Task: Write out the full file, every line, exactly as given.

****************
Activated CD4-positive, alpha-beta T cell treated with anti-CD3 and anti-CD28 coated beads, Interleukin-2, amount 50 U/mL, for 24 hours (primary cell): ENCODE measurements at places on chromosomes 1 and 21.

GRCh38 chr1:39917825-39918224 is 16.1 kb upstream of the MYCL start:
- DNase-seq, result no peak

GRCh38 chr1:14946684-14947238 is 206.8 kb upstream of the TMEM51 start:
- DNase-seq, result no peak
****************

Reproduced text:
Activated CD4-positive, alpha-beta T cell treated with anti-CD3 and anti-CD28 coated beads, Interleukin-2, amount 50 U/mL, for 24 hours (primary cell): ENCODE measurements at places on chromosomes 1 and 21.

GRCh38 chr1:39917825-39918224 is 16.1 kb upstream of the MYCL start:
- DNase-seq, result no peak

GRCh38 chr1:14946684-14947238 is 206.8 kb upstream of the TMEM51 start:
- DNase-seq, result no peak